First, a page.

"Viewpoint" is a
column authored by Terry Wohlers for Time-Compression
This column was published in the September/October 2008 issue.
Methods of additive fabrication will have a
profound impact on the future of rapid product development and
Many of us know that additive fabrication (AF) will have an effect on the future of product development. The difficulty can be in identifying the methods that will have the greatest impact. The following are my top picks. They are listed at random.
Often, people ask which AF products and companies will survive and thrive in the future. I usually respond by naming categories of technologies, such as inkjet printing, that I believe will do well. I feel strongly that inkjet technology will drive much of the business for AF systems and materials in the future, especially at the low end and mid-range of the pricing spectrum.
I’m referring to both the jetting of binder onto a powder, as well as the deposition of photopolymer. The leading companies in this space are Z Corp. for binder-based color printing and Objet Geometrics for the printing of photopolymers. Other methods of 3D inkjet printing are likely to develop in the future.
FDM is not the fastest AF technology and it does not produce the most beautiful parts. However, the technology is fundamentally simple and it builds parts using strong thermoplastics. The FDM products from Stratasys offer a good price/performance ratio and the company’s sales figures prove it.
The large installation base and momentum of FDM, coupled with the strengths of the technology, will carry it over the next 10 years. The speed of FDM will need to improve to keep pace with new generation methods of AF.
LS for thermoplastics is a mature technology that is preferred by many companies. When surveying organizations that are applying AF to the direct manufacture of products, you will find that the majority are using LS. The process is relatively fast and you can nest many parts in the powder of a single build. Part strength and surface finish are sufficient for rigorous prototyping and manufacturing applications.
The demand for LS will likely grow over the next several years as the use of AF for manufacturing grows. Whole layer sintering processes, as they develop and mature, will have an adverse impact on laser sintering. However, this is not likely to occur for some time.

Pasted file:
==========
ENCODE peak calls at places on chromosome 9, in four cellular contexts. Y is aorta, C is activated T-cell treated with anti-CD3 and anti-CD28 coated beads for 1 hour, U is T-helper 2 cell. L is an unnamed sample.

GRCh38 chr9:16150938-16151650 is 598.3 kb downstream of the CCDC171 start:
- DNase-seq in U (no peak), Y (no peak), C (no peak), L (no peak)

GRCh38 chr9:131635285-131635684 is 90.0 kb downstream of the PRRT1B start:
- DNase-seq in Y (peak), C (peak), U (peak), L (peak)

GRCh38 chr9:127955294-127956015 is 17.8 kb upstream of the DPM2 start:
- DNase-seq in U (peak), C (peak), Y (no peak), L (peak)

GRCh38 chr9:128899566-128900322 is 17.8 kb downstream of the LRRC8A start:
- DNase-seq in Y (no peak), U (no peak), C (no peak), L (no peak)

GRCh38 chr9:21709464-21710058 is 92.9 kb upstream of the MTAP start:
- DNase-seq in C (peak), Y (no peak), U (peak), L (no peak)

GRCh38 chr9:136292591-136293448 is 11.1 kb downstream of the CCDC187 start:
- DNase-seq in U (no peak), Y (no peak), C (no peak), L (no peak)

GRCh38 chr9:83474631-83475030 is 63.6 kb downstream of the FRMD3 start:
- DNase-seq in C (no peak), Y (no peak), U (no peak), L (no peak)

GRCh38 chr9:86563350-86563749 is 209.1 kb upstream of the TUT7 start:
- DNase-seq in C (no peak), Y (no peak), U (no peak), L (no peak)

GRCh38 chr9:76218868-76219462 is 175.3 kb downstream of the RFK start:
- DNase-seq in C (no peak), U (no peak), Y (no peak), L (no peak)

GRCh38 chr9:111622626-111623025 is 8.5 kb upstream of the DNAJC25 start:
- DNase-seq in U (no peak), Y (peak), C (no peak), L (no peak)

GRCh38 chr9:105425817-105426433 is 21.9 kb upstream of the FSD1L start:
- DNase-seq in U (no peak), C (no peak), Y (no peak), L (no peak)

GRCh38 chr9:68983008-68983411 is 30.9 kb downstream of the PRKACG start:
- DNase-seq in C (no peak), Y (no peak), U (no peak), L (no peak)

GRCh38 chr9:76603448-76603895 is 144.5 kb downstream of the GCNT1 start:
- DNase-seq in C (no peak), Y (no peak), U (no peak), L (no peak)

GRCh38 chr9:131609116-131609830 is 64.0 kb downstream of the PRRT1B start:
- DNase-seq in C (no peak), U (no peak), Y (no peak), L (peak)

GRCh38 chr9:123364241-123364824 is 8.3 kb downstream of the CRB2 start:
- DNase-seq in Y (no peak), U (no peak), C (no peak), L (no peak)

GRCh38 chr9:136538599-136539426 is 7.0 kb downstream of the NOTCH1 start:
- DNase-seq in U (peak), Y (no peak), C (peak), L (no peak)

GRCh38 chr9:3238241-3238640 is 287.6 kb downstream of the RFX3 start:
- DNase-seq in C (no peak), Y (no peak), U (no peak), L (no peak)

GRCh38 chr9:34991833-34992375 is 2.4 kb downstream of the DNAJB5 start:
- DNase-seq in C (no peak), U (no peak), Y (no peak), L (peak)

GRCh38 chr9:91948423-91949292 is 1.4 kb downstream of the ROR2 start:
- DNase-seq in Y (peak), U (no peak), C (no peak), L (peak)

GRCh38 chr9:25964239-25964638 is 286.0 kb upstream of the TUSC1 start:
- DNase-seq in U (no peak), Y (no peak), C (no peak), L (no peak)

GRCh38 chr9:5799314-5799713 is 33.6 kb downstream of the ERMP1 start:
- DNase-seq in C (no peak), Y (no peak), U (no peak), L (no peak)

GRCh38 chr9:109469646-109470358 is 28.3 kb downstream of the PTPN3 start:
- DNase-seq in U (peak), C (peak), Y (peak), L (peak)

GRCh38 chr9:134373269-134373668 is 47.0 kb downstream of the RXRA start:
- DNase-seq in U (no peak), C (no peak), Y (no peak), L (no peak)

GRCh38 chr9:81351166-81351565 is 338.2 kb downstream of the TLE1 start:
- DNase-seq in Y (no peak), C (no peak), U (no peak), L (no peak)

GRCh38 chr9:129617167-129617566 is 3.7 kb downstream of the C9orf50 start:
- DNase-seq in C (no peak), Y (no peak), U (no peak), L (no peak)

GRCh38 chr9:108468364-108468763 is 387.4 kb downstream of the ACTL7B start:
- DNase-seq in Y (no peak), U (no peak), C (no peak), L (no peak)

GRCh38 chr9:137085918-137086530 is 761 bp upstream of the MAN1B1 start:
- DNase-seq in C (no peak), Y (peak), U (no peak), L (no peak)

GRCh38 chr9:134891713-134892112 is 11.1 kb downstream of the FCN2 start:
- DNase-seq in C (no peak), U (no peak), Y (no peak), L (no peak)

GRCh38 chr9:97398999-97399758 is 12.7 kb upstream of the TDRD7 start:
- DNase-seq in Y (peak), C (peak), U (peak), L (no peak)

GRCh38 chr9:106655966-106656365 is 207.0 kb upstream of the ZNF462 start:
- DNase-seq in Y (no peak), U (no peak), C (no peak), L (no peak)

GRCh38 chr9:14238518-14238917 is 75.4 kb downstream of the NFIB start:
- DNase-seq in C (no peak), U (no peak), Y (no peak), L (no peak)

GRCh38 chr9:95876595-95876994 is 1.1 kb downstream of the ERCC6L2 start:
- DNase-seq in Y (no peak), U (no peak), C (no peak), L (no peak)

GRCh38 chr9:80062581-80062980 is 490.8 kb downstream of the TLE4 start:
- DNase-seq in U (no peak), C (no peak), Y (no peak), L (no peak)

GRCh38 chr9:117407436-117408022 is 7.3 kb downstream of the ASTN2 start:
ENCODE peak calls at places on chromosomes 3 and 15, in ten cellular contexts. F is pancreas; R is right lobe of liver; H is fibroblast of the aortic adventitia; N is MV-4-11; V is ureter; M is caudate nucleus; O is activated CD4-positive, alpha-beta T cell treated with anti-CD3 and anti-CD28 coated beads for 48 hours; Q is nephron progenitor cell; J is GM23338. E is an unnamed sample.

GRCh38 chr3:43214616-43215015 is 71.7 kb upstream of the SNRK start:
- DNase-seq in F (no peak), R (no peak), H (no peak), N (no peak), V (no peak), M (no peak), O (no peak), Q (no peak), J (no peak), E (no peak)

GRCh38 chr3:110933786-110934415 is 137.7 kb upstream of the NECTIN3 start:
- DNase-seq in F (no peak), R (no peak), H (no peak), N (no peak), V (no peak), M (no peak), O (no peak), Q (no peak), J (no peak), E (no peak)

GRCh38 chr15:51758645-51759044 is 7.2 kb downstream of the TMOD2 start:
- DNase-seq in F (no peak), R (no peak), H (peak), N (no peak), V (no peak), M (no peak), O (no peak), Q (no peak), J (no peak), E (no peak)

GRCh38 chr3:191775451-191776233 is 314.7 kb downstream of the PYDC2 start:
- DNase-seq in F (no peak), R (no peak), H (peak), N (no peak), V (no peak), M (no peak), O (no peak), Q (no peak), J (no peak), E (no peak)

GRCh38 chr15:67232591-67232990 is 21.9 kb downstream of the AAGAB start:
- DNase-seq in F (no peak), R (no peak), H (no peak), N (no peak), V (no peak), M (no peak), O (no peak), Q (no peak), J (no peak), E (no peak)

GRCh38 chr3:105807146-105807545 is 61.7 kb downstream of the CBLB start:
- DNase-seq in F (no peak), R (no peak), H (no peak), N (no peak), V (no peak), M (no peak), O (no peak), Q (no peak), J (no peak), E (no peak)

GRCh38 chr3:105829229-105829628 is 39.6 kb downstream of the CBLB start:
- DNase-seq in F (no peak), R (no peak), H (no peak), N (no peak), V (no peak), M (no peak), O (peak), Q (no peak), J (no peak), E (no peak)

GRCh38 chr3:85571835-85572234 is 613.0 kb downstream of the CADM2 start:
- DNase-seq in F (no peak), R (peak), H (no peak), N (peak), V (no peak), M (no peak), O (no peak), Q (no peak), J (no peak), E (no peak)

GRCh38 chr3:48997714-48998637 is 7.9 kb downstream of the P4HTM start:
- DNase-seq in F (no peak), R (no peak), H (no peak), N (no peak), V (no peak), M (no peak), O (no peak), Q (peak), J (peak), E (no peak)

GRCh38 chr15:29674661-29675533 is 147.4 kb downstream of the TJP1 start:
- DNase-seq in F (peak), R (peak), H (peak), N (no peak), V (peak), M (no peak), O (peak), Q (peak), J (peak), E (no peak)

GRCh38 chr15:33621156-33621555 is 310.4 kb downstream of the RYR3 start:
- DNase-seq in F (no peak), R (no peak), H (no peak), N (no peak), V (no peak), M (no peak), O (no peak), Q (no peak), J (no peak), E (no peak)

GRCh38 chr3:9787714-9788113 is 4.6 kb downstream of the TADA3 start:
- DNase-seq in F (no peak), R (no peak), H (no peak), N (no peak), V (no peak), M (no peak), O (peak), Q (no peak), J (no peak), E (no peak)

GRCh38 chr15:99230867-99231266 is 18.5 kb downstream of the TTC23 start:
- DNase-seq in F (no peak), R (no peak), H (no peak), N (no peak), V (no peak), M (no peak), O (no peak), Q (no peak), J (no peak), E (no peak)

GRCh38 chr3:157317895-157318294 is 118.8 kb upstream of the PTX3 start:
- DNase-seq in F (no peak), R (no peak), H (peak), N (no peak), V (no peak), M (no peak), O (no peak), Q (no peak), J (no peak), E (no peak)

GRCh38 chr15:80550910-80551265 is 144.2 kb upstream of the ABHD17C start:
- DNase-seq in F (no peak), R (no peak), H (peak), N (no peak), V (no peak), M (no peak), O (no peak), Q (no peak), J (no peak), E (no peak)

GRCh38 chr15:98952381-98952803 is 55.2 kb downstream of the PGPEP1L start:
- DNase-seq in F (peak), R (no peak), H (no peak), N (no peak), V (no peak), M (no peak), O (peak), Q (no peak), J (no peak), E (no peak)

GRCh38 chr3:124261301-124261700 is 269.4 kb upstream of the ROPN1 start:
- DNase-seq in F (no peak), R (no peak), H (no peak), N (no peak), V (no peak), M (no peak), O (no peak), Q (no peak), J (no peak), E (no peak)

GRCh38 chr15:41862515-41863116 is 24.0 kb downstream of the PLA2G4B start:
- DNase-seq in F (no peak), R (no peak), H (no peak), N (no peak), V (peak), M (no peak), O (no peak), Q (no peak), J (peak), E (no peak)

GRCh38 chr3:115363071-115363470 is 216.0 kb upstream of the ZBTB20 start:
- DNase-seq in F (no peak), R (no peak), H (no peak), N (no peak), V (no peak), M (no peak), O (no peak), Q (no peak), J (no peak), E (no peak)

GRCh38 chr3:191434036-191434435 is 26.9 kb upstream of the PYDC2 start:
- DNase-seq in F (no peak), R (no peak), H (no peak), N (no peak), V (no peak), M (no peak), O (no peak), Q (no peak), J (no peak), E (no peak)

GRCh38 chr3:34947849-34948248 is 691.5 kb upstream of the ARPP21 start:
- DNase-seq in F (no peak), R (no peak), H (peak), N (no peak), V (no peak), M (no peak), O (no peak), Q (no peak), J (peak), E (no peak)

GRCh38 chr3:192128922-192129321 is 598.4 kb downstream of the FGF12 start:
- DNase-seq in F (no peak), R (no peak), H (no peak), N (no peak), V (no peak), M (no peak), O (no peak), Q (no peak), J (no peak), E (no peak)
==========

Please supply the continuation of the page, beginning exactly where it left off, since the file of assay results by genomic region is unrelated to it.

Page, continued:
LS is fast, but sintering an entire layer at once is much faster. Also, the machine price and maintenance costs of whole layer sintering promise to be lower. Sintermask Technologies of Sweden (formerly Speed Part) was first to introduce a machine of this type. It uses a photocopying process to produce individual masks that represent the inverse of the layers being produced. Infrared radiation is projected through the masks to sinter a layer in about 10 seconds. The material is polyamide powder, which is similar to what is used in LS systems.
Loughborough University has developed a whole layer sintering approach called High Speed Sintering, although it is not commercially available. Using inkjet printing, the system deposits black ink onto the surface of polyamide powder. Infrared radiation sinters the areas that are dark, leaving the light powder unsintered.
In the second half of the next 10 years, these approaches could have a strong commercial impact. Why not over the next five years? History shows that it takes several years for new technology platforms and start-up companies to hit their stride. The more money and resources that are available, the faster it can happen, but it’s still measured in years.